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This is the first in a series exploring the basic principles of permitted development – i.e the parliament granted right to make certain changes and modifications to your home without going through the planning application process. We are going to start simple and establish what can and can’t be done with a single storey extension.

 

So….. you want to build an extension?

 

Great – but now what! It can seem like this is the only easy part of the decision – from here on in it’s a minefield of information, possibilities and choices. Who to notify? What are the rules? How much will this all cost? However, this doesn’t have to be such a daunting prospect – bear in mind the following key points and this can help simplify the initial decision process and help you create your new space.

 

I always find the best starting place is to assume that the extension is classed as permitted development, and then work through the list of conditions below. Simply put, if the proposal fits with all the conditions, then it’s most likely that it is permitted development, if however it doesn’t fit with even one of the conditions, then it’s almost certain that a planning application will be needed.

 

  • The property does not fall within a designated area – these are things like sites of special interest, national parks and similar
  • Your extension and any other buildings on the site (garages sheds etc) can not account for greater than 50% of the land surrounding the house when it was originally built, or as it stood in 1948
  • If your extension is going to be on the front or the side facing a highway – it will not come under the permitted development laws.
  • The materials that you aim to use should be in keeping with that of the original development – however a conservatory type structure is exempt from this principle.
  • If you are going with a side extension, you can’t make it more than half the width of the original building and/or greater than 4 metres high.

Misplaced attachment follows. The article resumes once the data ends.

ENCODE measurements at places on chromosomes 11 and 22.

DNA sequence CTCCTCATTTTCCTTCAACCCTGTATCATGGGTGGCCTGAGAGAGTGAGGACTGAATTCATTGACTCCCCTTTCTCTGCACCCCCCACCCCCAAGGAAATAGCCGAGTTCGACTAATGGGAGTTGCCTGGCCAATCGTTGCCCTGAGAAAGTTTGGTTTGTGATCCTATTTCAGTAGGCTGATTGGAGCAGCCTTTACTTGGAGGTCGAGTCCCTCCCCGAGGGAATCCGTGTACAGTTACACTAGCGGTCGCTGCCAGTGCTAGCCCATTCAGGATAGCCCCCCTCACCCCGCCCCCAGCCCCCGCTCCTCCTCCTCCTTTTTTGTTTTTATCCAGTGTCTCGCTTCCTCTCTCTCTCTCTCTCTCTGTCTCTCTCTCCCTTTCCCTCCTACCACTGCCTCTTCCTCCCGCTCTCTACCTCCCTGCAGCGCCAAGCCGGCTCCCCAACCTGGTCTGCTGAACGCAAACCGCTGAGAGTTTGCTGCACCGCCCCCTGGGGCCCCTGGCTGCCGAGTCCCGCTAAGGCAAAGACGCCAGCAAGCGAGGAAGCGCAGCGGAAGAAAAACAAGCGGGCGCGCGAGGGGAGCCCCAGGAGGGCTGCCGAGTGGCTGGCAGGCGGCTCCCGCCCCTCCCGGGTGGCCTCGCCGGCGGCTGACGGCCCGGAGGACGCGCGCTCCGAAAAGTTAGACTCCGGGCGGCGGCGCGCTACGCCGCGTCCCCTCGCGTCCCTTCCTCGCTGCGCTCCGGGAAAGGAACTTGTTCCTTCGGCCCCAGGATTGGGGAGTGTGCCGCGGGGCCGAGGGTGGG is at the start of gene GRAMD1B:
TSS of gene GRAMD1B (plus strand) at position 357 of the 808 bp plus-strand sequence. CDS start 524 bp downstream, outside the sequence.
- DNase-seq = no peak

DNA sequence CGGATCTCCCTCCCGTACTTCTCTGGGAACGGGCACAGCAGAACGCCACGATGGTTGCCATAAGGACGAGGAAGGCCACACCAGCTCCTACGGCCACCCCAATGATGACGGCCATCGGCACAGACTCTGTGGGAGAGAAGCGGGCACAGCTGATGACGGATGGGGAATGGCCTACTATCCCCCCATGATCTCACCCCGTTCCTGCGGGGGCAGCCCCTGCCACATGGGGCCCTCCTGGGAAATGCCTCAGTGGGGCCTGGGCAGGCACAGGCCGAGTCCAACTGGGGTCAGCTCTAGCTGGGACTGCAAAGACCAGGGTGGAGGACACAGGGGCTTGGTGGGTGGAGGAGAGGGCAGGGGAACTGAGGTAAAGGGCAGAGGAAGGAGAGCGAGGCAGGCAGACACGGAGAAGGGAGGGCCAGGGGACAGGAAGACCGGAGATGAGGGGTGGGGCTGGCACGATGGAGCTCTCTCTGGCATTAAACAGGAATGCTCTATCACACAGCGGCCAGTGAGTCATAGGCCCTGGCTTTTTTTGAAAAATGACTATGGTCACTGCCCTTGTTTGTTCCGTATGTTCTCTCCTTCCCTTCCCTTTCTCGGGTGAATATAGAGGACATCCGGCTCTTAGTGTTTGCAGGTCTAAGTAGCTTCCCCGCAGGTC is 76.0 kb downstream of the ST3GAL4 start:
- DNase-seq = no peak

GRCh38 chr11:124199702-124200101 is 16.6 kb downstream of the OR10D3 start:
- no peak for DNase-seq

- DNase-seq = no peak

• If you are going backwards – so to speak – you can not have an extension that goes back further than 3 metres if you are attached, and 4 metres if you are detached. In either case you not go upwards to a height greater than 4 metres. However, if your extension is to be built prior to May 2019, and you aren’t in a designated area – these distances are increased to 6 and 8 respectively – but will come under the neighbour consultation scheme.
  • In addition if your extension is going to come within 2 metres of the property boundary, the height of the eaves cannot be higher than 3 metres. Regardless of the distance from your boundary the eaves cannot be any higher than those of the original building.

 

Basically these factors allow quite a bit of scope in improving the average residential dwelling and a significant number of proposals come under the permitted development legislation. However, if you feel that you are an exception to the above rules – don’t despair! A professional in architecture will be able to advise you and help you – either in tailoring your vision to meet permitted development or by helping with the planning process.

In most cases, I would advise that even if you think your proposal does fall under permitted development, that you apply for a “certificate of lawfulness” This will allow the planning authority to look at the proposal and confirm whether or not a planning application is required.

 

These factors are just a guide and as with anything in life there are always exceptions and specifics to the rule. Lacey Architectural Services can offer you a free initial consultation, where Zak will visit your property and help you envisage schemes that can help your home realise its potential.